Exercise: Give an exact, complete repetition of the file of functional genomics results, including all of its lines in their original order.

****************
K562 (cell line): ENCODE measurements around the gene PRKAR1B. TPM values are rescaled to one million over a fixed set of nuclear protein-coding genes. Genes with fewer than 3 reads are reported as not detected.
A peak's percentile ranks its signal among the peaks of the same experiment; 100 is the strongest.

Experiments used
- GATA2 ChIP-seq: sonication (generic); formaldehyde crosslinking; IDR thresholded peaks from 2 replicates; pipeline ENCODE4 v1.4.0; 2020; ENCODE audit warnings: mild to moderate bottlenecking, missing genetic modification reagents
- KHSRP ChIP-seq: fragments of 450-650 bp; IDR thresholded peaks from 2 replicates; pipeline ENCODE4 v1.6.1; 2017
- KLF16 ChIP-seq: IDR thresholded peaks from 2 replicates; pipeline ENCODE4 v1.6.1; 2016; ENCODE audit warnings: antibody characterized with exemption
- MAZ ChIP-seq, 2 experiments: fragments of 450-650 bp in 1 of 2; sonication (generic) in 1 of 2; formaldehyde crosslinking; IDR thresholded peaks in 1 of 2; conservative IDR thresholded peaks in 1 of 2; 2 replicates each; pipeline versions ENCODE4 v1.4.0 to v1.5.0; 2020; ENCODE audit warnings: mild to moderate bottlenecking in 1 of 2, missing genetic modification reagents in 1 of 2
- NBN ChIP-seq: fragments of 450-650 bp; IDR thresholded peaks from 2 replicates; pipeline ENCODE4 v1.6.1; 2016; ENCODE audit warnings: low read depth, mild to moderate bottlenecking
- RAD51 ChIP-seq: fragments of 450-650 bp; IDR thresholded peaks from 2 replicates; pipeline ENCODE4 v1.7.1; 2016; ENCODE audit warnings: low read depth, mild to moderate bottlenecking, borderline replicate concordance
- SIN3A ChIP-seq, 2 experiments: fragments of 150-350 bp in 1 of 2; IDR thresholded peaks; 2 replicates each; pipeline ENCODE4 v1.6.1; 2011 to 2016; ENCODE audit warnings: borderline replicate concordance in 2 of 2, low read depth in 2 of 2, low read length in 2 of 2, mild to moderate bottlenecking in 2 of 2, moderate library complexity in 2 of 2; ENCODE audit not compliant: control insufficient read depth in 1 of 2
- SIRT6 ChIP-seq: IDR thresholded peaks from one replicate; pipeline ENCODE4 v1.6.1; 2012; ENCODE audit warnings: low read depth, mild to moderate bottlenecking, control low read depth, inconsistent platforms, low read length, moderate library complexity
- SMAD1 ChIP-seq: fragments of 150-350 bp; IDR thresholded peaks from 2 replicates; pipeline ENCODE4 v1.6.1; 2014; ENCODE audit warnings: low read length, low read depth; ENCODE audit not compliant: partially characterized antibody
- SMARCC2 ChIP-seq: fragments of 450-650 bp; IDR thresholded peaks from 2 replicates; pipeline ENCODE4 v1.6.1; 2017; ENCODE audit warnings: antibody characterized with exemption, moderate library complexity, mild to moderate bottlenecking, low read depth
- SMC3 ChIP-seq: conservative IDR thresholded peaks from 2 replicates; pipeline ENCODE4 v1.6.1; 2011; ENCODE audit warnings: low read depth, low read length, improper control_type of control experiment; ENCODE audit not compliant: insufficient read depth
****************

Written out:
K562 (cell line): ENCODE measurements around the gene PRKAR1B. TPM values are rescaled to one million over a fixed set of nuclear protein-coding genes. Genes with fewer than 3 reads are reported as not detected.
A peak's percentile ranks its signal among the peaks of the same experiment; 100 is the strongest.

Experiments used
- GATA2 ChIP-seq: sonication (generic); formaldehyde crosslinking; IDR thresholded peaks from 2 replicates; pipeline ENCODE4 v1.4.0; 2020; ENCODE audit warnings: mild to moderate bottlenecking, missing genetic modification reagents
- KHSRP ChIP-seq: fragments of 450-650 bp; IDR thresholded peaks from 2 replicates; pipeline ENCODE4 v1.6.1; 2017
- KLF16 ChIP-seq: IDR thresholded peaks from 2 replicates; pipeline ENCODE4 v1.6.1; 2016; ENCODE audit warnings: antibody characterized with exemption
- MAZ ChIP-seq, 2 experiments: fragments of 450-650 bp in 1 of 2; sonication (generic) in 1 of 2; formaldehyde crosslinking; IDR thresholded peaks in 1 of 2; conservative IDR thresholded peaks in 1 of 2; 2 replicates each; pipeline versions ENCODE4 v1.4.0 to v1.5.0; 2020; ENCODE audit warnings: mild to moderate bottlenecking in 1 of 2, missing genetic modification reagents in 1 of 2
- NBN ChIP-seq: fragments of 450-650 bp; IDR thresholded peaks from 2 replicates; pipeline ENCODE4 v1.6.1; 2016; ENCODE audit warnings: low read depth, mild to moderate bottlenecking
- RAD51 ChIP-seq: fragments of 450-650 bp; IDR thresholded peaks from 2 replicates; pipeline ENCODE4 v1.7.1; 2016; ENCODE audit warnings: low read depth, mild to moderate bottlenecking, borderline replicate concordance
- SIN3A ChIP-seq, 2 experiments: fragments of 150-350 bp in 1 of 2; IDR thresholded peaks; 2 replicates each; pipeline ENCODE4 v1.6.1; 2011 to 2016; ENCODE audit warnings: borderline replicate concordance in 2 of 2, low read depth in 2 of 2, low read length in 2 of 2, mild to moderate bottlenecking in 2 of 2, moderate library complexity in 2 of 2; ENCODE audit not compliant: control insufficient read depth in 1 of 2
- SIRT6 ChIP-seq: IDR thresholded peaks from one replicate; pipeline ENCODE4 v1.6.1; 2012; ENCODE audit warnings: low read depth, mild to moderate bottlenecking, control low read depth, inconsistent platforms, low read length, moderate library complexity
- SMAD1 ChIP-seq: fragments of 150-350 bp; IDR thresholded peaks from 2 replicates; pipeline ENCODE4 v1.6.1; 2014; ENCODE audit warnings: low read length, low read depth; ENCODE audit not compliant: partially characterized antibody
- SMARCC2 ChIP-seq: fragments of 450-650 bp; IDR thresholded peaks from 2 replicates; pipeline ENCODE4 v1.6.1; 2017; ENCODE audit warnings: antibody characterized with exemption, moderate library complexity, mild to moderate bottlenecking, low read depth
- SMC3 ChIP-seq: conservative IDR thresholded peaks from 2 replicates; pipeline ENCODE4 v1.6.1; 2011; ENCODE audit warnings: low read depth, low read length, improper control_type of control experiment; ENCODE audit not compliant: insufficient read depth